Deconstructing Musk's path forward at Twitter

Last week, the world's richest man, Elon Musk, bought Twitter for $44 billion, closing one of the highest-profile hostile takeovers in recent memory.  Musk says he was originally motivated to buy Twitter after the platform allegedly participated in a conspiracy with political influencers, politicians, and media giants to suppress the Hunter Biden laptop story first published by The New York Post in the fall of 2020.

Upon taking control of the company Thursday night, Musk immediately fired the top two executives in the company, CEO Parag Agrawal and CFO Ned Segal, who tried several times to block Musk's purchase of the company and, according to Musk, misled him and other investors about the numbers of real users and spam bots on the platform.  Musk also terminated acting chief legal counsel Vijaya Gadde, who was at the top of the conspiracy to suppress the Hunter Biden story. 

During all of this bloodletting, Musk did manage to make an ally in the company: Yoel Roth, a Twitter manager who, it seems, has thrown himself on his sword and shown Elon a shortcut to where all the bodies are buried.  Aside from being on Gadde's team that opened a portal for liberals on the platform to directly alert her to damaging articles that they felt should be suppressed, like the Hunter Biden story, Roth also revealed to his new boss an internal communication, which Musk tweeted a picture of on Oct. 30, that says in part that the company's metrics were fraudulent and the corporate officers were "[l]iterally doing what Elon is accusing us of doing" in a memo dated May 17, 2022.

Part of Musk's motivation to reveal his newfound affection for Roth was to quell the uproar from a previous tweet congratulating and supporting Roth in his new position as Twitter's head of safety and integrity.  This drew outrage from the right because Roth has tweeted many times about his liberal views, going so far as to tweet that Donald Trump was a Nazi the day after his inauguration.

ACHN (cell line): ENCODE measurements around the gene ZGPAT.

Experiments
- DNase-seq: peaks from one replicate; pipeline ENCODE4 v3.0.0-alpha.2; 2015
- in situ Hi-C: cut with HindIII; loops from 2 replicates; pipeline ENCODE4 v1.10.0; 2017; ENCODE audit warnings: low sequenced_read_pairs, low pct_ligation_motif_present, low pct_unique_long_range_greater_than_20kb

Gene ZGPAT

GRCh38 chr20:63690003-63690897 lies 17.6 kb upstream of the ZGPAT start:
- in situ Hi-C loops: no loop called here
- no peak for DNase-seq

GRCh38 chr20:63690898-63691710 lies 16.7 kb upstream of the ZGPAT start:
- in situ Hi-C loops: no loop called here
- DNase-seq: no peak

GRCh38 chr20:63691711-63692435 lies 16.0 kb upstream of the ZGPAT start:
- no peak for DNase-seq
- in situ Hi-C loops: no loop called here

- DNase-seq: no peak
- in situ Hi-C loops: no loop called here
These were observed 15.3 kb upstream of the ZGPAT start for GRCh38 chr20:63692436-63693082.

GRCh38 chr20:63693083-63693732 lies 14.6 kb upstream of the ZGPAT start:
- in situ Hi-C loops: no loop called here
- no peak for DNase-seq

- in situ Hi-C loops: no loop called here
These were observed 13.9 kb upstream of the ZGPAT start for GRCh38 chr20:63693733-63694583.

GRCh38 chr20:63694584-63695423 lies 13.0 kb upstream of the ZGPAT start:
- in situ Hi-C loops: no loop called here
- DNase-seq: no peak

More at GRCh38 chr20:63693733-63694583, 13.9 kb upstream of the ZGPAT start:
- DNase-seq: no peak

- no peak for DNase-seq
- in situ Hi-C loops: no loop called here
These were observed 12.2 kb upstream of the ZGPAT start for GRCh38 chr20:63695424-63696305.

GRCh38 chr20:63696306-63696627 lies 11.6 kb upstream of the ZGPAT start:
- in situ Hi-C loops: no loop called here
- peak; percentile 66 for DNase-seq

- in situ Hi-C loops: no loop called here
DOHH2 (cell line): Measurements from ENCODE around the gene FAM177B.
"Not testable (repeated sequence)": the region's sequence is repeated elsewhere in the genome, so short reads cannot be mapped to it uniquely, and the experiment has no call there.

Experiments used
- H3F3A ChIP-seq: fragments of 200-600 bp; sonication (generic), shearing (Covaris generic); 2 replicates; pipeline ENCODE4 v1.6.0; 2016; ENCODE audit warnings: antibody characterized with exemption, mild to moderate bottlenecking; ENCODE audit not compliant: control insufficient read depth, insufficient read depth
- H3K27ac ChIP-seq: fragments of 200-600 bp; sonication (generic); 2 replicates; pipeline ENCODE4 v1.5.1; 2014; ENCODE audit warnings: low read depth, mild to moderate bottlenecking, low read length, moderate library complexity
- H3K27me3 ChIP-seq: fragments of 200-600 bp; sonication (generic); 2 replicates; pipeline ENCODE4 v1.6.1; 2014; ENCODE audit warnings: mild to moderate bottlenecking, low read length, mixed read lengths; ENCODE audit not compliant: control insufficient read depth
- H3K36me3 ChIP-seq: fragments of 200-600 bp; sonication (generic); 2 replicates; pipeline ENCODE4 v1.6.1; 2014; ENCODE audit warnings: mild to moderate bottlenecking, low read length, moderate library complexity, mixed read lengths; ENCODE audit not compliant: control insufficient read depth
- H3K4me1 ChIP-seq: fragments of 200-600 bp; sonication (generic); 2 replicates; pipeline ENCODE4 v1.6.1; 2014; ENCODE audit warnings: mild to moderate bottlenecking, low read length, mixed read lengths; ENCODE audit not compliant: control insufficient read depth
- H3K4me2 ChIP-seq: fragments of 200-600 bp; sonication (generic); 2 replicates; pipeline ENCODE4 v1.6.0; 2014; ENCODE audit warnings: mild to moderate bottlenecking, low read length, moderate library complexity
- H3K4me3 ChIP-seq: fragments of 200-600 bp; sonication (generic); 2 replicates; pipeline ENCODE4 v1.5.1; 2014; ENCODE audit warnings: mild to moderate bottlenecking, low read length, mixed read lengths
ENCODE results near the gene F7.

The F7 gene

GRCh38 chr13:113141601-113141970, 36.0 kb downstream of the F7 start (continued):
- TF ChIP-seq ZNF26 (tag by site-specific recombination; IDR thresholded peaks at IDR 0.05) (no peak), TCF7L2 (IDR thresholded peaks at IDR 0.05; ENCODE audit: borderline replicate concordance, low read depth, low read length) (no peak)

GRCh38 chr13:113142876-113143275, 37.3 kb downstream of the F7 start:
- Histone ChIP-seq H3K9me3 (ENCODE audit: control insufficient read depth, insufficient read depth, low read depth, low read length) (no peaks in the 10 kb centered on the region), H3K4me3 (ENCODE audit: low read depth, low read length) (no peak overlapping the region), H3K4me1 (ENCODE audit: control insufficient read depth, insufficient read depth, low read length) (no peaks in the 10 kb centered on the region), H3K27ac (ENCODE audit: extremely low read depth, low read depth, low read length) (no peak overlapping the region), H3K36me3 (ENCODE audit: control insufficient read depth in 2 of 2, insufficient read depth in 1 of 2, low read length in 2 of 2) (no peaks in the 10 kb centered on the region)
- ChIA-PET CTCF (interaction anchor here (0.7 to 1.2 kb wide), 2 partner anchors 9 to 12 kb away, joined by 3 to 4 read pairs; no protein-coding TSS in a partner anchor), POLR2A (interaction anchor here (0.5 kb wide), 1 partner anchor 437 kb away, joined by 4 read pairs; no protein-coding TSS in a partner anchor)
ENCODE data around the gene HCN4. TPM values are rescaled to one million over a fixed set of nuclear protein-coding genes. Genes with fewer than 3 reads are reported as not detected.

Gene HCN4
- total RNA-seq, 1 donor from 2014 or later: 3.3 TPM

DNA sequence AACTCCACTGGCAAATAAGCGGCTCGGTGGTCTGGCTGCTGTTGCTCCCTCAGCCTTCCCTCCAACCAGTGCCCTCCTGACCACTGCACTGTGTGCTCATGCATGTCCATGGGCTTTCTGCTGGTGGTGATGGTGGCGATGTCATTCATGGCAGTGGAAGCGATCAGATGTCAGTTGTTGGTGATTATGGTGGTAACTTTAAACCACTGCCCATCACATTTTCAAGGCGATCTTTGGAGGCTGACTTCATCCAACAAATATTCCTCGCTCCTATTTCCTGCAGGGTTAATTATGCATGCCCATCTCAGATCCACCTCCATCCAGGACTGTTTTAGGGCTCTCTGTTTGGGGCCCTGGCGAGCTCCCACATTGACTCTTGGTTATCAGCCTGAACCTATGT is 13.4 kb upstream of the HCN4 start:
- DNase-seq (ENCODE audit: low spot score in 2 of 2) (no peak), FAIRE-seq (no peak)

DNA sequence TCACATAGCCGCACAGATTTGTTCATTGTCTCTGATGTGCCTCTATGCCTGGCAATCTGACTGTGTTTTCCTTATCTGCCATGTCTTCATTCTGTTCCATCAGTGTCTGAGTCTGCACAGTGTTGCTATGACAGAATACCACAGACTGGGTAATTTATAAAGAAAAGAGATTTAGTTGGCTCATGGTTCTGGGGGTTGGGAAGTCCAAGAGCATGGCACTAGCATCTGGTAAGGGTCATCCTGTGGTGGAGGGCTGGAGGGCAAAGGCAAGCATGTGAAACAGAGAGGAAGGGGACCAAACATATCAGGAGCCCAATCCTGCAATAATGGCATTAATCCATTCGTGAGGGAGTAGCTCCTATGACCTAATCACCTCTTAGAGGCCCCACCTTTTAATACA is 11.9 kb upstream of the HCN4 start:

Musk acknowledged the past tweets, took responsibility for himself being one of the most controversial tweeters in the history of the platform, and said all political viewpoints would be respected going forward.

Musk also announced that the coveted blue checkmarks, which in theory have designated that a tweet has been confirmed to have been sent by the name on the account, would now cost $8 a month in an attempt to eliminate fake bot accounts and the misinformation spread on the platform in the past.  While the feudal system of blue checkmark lords and the millions of unverified serfs contemplated their potential status on the new virtual landscape, Musk quietly dropped what could be a golden nugget of information that seems to have gone largely unnoticed.  Musk wants to radically change the way the publishers who are now using paywalls for revenue interact with those who wish to read or experience their content.

Instead of having users clicking on headlines that lead them to frustrating paywalls and leaving the site without reading the article or buying a subscription, which on the Twitter platform often motivates users to unfollow the publisher's account altogether, Musk wants to set up a micro-transaction economy wherein users would have the option to pay as little as ten cents to read a single article.  These minuscule transactions might be conducted using DogeCoin, Musk's crypto-currency of choice.  Publishers would get a small fee, possibly more traffic on their site in general, and users would get access to the desired content for a relatively small price.  Musk believes that this business model will transform how users and publishers interact and eventually spread to other platforms as well.

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